Thurnauer is a surname. Notable people with the surname include:
Agnès Thurnauer is a French-Swiss contemporary artist. Primarily a painter, she also works with a number of other media and techniques.
Gérard Thurnauer was a French architect and a founding member of the Atelier de Montrouge, an architectural and urban planning studio.
Marion Charlotte Thurnauer is an American chemist at the Argonne National Laboratory. She was the first woman to be promoted to a staff position in the Chemistry Division (CHM), the first woman director of CHM, and the first woman division director at Argonne. She is an Argonne Distinguished Fellow Emeritus of the Chemical Sciences and Engineering Division, and has received numerous awards for her work in chemistry and her support of women in science.
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Christian usually refers to:
French may refer to:
A patronymic, or patronym, is a component of a personal name based on the given name of one's father, grandfather, or an earlier male ancestor. A component of a name based on the name of one's mother or a female ancestor is a matronymic. Each is a means of conveying lineage.
A surname, family name, or last name is the portion of a personal name that indicates a person's family. Depending on the culture, all members of a family unit may have identical surnames or there may be variations based on the cultural rules.
A given name is a part of a person's personal name. It identifies a specific person, and differentiates that person from the other members of a group who have a common surname. The term given name refers to the fact that the name usually is bestowed upon a person, normally to a child by his or her parents at or close to the time of birth. A Christian name, a first name which historically was given at baptism, is now also typically given by the parents at birth.
Burger may refer to:
The year 1981 in architecture involved some significant architectural events and new buildings.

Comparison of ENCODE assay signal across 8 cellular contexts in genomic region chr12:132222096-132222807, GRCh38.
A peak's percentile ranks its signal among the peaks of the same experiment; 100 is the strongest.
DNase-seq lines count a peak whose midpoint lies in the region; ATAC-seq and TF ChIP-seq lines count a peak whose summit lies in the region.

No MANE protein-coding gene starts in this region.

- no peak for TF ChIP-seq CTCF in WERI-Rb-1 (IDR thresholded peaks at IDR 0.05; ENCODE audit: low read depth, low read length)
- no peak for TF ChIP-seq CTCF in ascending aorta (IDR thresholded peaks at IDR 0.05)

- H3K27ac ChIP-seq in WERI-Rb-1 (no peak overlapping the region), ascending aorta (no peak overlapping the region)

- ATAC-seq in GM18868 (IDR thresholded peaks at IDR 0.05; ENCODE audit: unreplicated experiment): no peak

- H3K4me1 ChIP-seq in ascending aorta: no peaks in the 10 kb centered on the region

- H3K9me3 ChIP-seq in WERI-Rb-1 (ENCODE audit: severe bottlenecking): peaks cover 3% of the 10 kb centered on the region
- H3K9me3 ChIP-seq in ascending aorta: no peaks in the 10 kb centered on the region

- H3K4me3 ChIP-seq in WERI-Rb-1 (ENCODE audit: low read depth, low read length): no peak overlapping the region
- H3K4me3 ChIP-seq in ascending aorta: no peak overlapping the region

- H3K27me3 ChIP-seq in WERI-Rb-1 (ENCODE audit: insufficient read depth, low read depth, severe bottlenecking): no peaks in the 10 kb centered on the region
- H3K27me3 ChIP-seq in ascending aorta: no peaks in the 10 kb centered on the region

Spanish naming customs are historical traditions for naming children practised in Spain. According to these customs, a person's name consists of a given name followed by two family names (surnames). The first surname is usually the father's first surname, and the second the mother's first surname. In recent years, the order of the surnames can be decided at birth. Often, the practice is to use one given name and the first surname only, with the full name being used in legal, formal, and documentary matters, or for disambiguation when the first surname is very common. In these cases, it is common to use only the second surname, as in “Lorca”, "Picasso" or “Zapatero”. This does not affect alphabetization: discussions of "Lorca", the Spanish poet, must be alphabetized in an index under “García Lorca", never "Lorca".
Lefebvre is a common northern French surname. Other variations include Lefèbvre, Lefèvre, Lefeuvre and Lefébure.
Ancient and noble French family names, "Jacq", "Jacques", or "James" are believed to originate from the Middle Ages in the historic northwest Brittany region in France, and have since spread around the world over the centuries. To date, there are over one hundred identified noble families related to the surname by the Nobility & Gentry of Great Britain & Ireland.
Daniel is a masculine given name and a surname of Hebrew origin. It means, "God is my judge", and derives from two early biblical figures, primary among them Daniel from the Book of Daniel. It is a common given name for males, and is also used as a surname. It is also the basis for various derived given names and surnames.
Martin may either be a surname or given name. Martin is a common given and family name in many languages and cultures. It comes from the Latin name Martinus, which is a late derived form of the name of the Roman god Mars, the protective godhead of the Latins, and therefore the god of war. The meaning is usually rendered in reference to the god as "of Mars", or "of war/warlike" ("martial").
Smet is a Dutch occupational surname. Smet is a regional form of Smid ("Smith") and is equivalent to the more abundant surname Smit. It is common in East Flanders. People named Smet include:
The Grand Prix national de l'architecture is a French prize awarded by a jury of twenty persons under the chairmanship of the Ministry of Culture to an architect, or an architectural firm, for recognition of an outstanding contribution to architecture. Established in 1975 and relaunched in 2004, it is the highest French award in architecture. It comes with a monetary prize of 50000 French francs.
Jean-Louis Véret (1927–2011) was a French architect.
Leclerc may refer to:
The Château de Montsoreau-Museum of Contemporary Art, situated in the Loire valley,is a private museum open to the public. The project was initiated in November 2014, and was inaugurated the 8 of April 2016. The permanent collection, gathered over the past 25 years by Philippe Méaille, is not only intended to be exhibited at the Château de Montsoreau, but also to be lent to other institutions. His collection is the world's largest collection of works by the radical conceptualists Art & Language, who has played an important role in the invention of conceptual art. The Philippe Méaille collection has also been on long-term loan since 2010 at the MACBA of Barcelona, which brings the two institutions to collaborate regularly.